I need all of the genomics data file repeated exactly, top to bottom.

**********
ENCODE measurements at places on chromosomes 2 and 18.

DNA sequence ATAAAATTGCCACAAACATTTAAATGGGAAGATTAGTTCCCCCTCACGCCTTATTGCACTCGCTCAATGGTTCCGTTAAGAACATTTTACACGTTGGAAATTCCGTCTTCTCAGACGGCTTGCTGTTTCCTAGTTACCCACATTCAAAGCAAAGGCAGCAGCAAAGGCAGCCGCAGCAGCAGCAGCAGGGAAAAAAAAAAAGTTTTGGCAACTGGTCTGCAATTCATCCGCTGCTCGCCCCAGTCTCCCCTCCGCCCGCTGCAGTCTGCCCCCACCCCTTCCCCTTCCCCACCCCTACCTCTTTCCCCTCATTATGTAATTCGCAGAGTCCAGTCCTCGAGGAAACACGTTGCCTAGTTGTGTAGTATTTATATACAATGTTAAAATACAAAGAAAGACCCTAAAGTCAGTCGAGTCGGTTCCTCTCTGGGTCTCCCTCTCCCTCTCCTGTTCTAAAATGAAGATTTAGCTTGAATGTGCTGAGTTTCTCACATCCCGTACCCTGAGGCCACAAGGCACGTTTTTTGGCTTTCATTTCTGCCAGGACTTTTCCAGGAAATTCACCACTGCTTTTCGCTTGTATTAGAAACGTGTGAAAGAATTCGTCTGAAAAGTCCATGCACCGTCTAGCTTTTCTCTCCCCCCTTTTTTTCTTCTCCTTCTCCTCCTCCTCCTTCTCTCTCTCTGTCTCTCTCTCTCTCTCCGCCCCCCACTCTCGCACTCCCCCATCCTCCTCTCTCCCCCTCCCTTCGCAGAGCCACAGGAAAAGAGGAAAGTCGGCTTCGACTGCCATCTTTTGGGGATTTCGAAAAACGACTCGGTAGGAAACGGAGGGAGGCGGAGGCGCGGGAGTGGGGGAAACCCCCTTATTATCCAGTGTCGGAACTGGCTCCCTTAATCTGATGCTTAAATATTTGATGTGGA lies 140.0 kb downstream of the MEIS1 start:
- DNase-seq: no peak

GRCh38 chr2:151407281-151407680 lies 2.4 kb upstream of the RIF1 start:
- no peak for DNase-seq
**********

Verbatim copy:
ENCODE measurements at places on chromosomes 2 and 18.

DNA sequence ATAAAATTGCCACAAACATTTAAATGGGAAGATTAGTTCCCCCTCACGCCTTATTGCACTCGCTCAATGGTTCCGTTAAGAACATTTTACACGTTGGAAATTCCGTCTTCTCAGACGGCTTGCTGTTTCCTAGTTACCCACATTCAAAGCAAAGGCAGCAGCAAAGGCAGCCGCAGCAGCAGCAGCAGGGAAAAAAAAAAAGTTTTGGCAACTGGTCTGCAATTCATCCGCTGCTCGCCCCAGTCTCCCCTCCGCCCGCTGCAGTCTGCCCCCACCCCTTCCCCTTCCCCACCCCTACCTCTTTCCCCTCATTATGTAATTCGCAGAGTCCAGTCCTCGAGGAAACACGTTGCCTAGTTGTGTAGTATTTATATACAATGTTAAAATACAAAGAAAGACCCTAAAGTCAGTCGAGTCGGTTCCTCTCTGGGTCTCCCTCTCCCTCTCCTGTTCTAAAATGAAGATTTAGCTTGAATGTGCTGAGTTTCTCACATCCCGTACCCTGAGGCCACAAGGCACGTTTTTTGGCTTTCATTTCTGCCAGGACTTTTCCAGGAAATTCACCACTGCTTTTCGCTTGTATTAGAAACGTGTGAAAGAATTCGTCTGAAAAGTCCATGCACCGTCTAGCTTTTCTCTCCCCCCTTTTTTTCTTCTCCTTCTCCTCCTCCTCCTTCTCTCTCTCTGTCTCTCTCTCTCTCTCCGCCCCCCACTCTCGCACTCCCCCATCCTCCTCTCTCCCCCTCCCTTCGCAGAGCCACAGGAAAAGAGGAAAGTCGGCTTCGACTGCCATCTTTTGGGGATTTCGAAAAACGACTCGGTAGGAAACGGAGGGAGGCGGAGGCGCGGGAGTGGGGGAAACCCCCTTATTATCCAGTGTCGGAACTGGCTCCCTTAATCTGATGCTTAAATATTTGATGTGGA lies 140.0 kb downstream of the MEIS1 start:
- DNase-seq: no peak

GRCh38 chr2:151407281-151407680 lies 2.4 kb upstream of the RIF1 start:
- no peak for DNase-seq